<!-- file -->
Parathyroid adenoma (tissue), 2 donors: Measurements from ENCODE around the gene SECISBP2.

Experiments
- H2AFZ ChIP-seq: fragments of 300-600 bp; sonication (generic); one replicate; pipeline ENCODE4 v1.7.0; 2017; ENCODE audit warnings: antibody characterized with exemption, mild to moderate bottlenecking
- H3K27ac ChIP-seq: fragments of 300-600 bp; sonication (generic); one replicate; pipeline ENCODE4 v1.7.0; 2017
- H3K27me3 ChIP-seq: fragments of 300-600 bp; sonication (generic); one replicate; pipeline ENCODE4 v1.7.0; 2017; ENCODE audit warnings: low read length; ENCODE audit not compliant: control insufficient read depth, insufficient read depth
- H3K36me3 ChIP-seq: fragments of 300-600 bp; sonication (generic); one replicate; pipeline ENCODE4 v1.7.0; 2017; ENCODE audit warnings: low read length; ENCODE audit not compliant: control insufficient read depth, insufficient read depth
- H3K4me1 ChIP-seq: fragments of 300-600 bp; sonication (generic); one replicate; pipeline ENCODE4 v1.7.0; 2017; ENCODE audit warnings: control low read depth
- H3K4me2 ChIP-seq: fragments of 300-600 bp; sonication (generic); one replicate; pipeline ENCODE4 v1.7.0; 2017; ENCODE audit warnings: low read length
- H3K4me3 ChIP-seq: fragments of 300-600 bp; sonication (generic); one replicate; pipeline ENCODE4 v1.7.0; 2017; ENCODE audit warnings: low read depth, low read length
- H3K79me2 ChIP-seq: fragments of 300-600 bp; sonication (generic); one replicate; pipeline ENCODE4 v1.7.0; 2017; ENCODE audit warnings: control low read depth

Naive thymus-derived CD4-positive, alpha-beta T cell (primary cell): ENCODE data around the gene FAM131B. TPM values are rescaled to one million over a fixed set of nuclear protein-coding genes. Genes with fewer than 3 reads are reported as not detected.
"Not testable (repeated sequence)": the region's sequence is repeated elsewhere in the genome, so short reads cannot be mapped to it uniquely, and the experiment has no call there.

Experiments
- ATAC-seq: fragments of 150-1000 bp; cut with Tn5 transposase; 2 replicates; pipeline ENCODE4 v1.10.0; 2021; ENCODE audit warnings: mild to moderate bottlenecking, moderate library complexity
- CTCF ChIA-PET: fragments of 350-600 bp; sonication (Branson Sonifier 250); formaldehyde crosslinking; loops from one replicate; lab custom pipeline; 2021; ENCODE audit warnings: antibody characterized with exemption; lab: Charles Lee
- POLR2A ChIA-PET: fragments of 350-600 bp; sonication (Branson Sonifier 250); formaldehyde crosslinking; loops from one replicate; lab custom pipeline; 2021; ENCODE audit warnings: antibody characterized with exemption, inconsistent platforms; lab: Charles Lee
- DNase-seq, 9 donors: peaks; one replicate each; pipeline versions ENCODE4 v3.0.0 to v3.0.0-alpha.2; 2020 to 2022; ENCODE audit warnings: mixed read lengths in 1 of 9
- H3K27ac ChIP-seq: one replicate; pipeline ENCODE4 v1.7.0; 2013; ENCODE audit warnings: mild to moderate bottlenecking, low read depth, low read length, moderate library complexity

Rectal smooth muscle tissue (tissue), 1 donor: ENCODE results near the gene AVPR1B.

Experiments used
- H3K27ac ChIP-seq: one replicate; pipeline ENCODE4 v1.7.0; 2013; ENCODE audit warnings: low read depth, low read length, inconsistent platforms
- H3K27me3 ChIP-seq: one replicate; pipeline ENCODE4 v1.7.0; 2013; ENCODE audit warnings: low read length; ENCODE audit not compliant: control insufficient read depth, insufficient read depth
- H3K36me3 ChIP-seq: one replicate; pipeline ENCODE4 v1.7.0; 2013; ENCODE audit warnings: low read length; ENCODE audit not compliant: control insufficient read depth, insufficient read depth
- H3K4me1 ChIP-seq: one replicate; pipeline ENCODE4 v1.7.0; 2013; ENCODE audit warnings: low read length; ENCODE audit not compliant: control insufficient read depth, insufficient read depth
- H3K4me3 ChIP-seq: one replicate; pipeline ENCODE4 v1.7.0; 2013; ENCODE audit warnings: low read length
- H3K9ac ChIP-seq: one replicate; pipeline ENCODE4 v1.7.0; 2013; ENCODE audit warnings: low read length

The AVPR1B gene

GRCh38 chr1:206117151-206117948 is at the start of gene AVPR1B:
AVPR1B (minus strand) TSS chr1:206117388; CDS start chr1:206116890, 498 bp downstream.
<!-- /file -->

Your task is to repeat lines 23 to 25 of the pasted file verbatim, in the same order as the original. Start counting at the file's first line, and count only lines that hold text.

- H3K36me3 ChIP-seq: one replicate; pipeline ENCODE4 v1.7.0; 2013; ENCODE audit warnings: low read length; ENCODE audit not compliant: control insufficient read depth, insufficient read depth
- H3K4me1 ChIP-seq: one replicate; pipeline ENCODE4 v1.7.0; 2013; ENCODE audit warnings: low read length; ENCODE audit not compliant: control insufficient read depth, insufficient read depth
- H3K4me3 ChIP-seq: one replicate; pipeline ENCODE4 v1.7.0; 2013; ENCODE audit warnings: low read length